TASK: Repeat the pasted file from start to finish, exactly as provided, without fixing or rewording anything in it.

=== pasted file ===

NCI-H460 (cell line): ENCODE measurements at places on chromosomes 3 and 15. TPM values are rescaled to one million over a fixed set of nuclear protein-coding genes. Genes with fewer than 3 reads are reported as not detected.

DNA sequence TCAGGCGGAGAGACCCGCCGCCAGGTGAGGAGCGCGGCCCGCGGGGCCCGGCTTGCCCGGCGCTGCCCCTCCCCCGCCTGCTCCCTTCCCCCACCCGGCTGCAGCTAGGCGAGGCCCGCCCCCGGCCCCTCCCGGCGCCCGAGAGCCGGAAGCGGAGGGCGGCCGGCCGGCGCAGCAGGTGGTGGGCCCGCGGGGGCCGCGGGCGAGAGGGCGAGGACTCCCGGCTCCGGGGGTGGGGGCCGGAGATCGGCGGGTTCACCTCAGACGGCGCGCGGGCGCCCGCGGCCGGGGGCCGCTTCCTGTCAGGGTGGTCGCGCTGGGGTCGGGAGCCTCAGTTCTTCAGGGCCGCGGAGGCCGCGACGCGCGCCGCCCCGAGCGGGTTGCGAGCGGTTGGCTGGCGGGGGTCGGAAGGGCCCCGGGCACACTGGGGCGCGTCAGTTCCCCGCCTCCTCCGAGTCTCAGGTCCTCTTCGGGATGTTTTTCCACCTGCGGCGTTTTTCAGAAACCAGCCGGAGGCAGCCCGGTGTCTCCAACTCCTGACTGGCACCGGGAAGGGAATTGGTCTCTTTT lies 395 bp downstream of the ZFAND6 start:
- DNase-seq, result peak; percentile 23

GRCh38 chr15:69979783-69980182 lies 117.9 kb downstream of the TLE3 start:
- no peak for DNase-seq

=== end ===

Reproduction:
NCI-H460 (cell line): ENCODE measurements at places on chromosomes 3 and 15. TPM values are rescaled to one million over a fixed set of nuclear protein-coding genes. Genes with fewer than 3 reads are reported as not detected.

DNA sequence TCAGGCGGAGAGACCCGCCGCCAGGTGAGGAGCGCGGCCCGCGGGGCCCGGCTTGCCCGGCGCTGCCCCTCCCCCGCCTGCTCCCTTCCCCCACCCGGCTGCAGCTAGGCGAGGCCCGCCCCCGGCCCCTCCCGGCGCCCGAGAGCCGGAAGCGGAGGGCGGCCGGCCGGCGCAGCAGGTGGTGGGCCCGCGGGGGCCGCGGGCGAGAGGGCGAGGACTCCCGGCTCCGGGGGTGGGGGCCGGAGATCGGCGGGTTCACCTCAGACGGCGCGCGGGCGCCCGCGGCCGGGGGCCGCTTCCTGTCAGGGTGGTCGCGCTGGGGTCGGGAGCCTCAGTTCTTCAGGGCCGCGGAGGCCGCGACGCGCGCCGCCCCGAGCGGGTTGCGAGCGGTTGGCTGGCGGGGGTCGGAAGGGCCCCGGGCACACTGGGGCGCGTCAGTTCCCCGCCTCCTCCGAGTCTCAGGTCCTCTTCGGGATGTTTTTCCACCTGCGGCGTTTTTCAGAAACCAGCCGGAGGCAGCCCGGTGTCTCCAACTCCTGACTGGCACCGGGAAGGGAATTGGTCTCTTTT lies 395 bp downstream of the ZFAND6 start:
- DNase-seq, result peak; percentile 23

GRCh38 chr15:69979783-69980182 lies 117.9 kb downstream of the TLE3 start:
- no peak for DNase-seq